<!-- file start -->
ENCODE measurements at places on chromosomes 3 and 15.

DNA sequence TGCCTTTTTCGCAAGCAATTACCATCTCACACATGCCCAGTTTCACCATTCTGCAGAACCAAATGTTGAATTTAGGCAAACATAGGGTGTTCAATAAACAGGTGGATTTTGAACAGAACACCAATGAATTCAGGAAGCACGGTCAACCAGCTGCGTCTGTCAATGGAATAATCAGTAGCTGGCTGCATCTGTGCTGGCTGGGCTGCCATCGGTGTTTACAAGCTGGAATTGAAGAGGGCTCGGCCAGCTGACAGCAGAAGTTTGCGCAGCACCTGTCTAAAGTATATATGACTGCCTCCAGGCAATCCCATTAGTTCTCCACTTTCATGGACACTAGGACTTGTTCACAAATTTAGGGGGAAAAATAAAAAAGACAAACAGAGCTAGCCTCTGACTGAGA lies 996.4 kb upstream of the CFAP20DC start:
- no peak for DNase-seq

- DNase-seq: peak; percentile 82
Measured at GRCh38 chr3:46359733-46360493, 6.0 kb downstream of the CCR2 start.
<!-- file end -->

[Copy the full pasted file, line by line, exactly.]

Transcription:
ENCODE measurements at places on chromosomes 3 and 15.

DNA sequence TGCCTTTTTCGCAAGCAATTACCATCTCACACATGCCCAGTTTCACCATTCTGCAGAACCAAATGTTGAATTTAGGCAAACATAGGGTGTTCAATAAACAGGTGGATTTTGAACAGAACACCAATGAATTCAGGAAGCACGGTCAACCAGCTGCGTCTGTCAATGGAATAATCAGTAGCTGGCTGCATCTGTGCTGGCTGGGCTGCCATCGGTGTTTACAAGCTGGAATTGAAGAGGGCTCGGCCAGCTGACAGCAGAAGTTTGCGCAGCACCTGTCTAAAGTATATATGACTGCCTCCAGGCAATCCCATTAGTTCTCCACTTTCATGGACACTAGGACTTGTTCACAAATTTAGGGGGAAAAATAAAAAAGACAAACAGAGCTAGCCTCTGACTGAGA lies 996.4 kb upstream of the CFAP20DC start:
- no peak for DNase-seq

- DNase-seq: peak; percentile 82
Measured at GRCh38 chr3:46359733-46360493, 6.0 kb downstream of the CCR2 start.